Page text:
Every time I see Madeline* in clinic I am reminded of how many stereotypes she has broken.
She is the 2-year old daughter of a young, low-income, African American couple. She was breastfed for 18 months.
Her mother admits she fell into breastfeeding by chance, with no plans initially of even wanting to or trying to breastfeed. While in the hospital, she was offered the opportunity and the support to try to breastfeed, so she gave it a chance.
Now, two years later, she is thrilled about the experience.
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World Breastfeeding Week is celebrated every year from August 1-7. Many health-care providers, public-health workers, and communities at large use this time to raise awareness and create engagement around the importance of breastfeeding and providing breastmilk to babies.
The American Academy of Pediatrics, along with multiple other health organizations, reminds us that exclusive breastfeeding is recommended for the first six months of an infant’s life. Yet in the United States, only 1 in 4 mothers and babies achieve this goal. For African American infants like Madeline*, only 1 in 7 achieve this goal.
The reasons for this suboptimal statistic are complex and multifaceted. My daily pediatric clinic could easily be a highlight reel of these reasons:
I don’t get any paid leave, and I have to go back to work in six weeks.
I was worried I didn’t make enough milk for my baby so I decided to supplement with formula.
Nobody in my family ever breastfed; I don’t want to do it.
I had an emergency C-section and had trouble breastfeeding after that.
I am a single mom and have two other kids, I don’t have time to breastfeed.
Madeline’s story is unusual not only in that she started to breastfeed at birth, but also in that she kept it up for so long. Her mom and dad would tell me stories of their family members, curious and questioning, shocked even, about Madeline’s continued desire to breastfeed. At 2 years old she has barely been sick and is thriving.
The best evidence points to the protective benefits of breastfeeding against respiratory and gastrointestinal illness, asthma, SIDS, among many others. In 2016 the prestigious medical journal Lancet published a report calculating that over 800,000 children worldwide could be saved every year with optimal breastfeeding rates.
Madeline’s mom has also helped herself as well. Researchers at UNC-Chapel Hill and at Harvard Medical School calculate that the deaths of over 2,600 women (from heart attacks, breast cancer, diabetes) could be prevented every year if we had optimal breastfeeding rates in the United States.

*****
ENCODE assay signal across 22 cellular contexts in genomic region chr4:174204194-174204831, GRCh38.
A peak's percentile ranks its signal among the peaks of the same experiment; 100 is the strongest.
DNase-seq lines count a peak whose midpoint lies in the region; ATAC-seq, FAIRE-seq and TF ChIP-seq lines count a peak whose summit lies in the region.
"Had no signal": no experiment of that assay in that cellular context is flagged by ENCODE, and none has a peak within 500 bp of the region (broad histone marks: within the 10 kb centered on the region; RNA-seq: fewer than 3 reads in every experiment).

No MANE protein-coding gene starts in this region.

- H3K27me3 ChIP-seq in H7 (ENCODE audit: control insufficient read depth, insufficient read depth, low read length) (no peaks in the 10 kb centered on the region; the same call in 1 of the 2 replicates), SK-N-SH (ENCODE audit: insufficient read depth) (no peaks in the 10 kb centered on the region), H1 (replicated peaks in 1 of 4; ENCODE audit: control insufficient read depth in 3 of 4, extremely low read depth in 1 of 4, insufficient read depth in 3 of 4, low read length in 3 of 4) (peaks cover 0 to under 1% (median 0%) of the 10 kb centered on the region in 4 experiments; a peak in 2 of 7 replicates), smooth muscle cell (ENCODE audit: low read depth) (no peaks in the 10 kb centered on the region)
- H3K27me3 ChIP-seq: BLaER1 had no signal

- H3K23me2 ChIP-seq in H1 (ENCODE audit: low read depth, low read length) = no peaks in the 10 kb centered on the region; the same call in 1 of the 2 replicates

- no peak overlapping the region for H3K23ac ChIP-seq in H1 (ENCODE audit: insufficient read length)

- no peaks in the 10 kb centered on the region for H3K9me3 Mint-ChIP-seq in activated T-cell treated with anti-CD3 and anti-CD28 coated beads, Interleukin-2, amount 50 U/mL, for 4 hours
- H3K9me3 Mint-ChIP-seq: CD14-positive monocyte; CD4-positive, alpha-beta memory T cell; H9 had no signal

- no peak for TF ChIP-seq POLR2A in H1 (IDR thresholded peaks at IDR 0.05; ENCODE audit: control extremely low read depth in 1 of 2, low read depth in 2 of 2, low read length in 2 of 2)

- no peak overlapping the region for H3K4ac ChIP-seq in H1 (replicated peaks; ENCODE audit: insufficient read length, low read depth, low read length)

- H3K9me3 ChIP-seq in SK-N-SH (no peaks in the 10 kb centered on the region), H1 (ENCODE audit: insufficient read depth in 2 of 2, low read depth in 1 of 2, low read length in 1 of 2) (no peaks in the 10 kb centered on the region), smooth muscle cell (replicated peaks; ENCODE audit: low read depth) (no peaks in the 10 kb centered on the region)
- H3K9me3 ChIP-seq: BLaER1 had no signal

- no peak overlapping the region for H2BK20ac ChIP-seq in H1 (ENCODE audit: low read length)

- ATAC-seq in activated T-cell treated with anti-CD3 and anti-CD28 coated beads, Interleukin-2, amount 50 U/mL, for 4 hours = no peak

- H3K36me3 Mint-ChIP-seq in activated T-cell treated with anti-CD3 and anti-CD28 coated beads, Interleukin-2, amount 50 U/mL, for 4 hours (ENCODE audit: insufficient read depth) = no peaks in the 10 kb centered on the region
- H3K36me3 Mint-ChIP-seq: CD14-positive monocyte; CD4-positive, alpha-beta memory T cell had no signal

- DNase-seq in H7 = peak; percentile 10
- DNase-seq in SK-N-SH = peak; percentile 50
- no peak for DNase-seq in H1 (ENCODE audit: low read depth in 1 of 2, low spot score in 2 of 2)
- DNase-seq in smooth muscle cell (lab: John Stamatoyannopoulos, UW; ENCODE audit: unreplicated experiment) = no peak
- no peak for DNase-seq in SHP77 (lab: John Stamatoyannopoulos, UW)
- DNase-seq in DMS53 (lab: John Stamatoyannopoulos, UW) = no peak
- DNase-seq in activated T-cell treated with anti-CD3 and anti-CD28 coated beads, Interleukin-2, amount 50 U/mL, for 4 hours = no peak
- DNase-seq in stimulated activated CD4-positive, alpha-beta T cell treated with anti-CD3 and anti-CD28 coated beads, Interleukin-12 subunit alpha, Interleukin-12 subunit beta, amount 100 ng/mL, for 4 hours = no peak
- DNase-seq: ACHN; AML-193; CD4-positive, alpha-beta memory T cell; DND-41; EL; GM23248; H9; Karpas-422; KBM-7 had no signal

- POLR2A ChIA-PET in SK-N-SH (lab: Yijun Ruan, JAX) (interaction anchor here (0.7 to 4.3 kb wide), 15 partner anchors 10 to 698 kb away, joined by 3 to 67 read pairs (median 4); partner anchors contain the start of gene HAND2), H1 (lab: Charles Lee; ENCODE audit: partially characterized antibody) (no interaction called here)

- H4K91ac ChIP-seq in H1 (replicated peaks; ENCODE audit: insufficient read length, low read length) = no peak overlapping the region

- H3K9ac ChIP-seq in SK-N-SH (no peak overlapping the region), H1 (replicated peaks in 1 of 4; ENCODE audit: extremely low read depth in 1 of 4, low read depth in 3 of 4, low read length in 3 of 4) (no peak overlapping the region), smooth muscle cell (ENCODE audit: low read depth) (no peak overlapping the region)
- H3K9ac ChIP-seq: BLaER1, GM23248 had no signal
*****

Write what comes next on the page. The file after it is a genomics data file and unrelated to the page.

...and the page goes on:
Efforts to improve breastfeeding rates makes business sense as well, saving over $3 billion per year in costs associated with illness and deaths.
The CDC tells us that 1 in 5 children in the U.S are never ever breastfed. We learned less than a month ago that the U.S delegation at the World Health Assembly in Geneva did not support language in a resolution that called on governments to “protect, promote, and support breastfeeding.” Last week, it finally became legal to breastfeed in public in all 50 states.
I am always struck by the notion that somehow recommending something healthy and lifesaving is a hot topic. Many of my patients don’t get in five servings of fruits and vegetables a day, yet we still talk about it. Usually laughing and brainstorming, but without guilt. Nobody says broccoli is not all it’s cracked up to be.
Without a doubt, breastfeeding can be hard, challenging, and stressful for many families. For some parents it is possible to breastfeed but not desired. For other parents, sadly, it is desperately desired but not possible. The efforts to empower, educate, and support families to achieve their breastfeeding goals is never meant to shame, blame or isolate families that do not breastfeed, whatever the reason.
Supporting breastfeeding is not a zero sum game. We can still fight and demand better support for our breastfeeding families without isolating those that do not.
*Name has been changed to protect the identity of this patient.
Dr. Gabriela Maradiaga Panayotti is an assistant professor of pediatrics at Duke Children’s Hospital. She is a member of the Academy of Breastfeeding Medicine and of the Section on Breastfeeding for the American Academy of Pediatrics.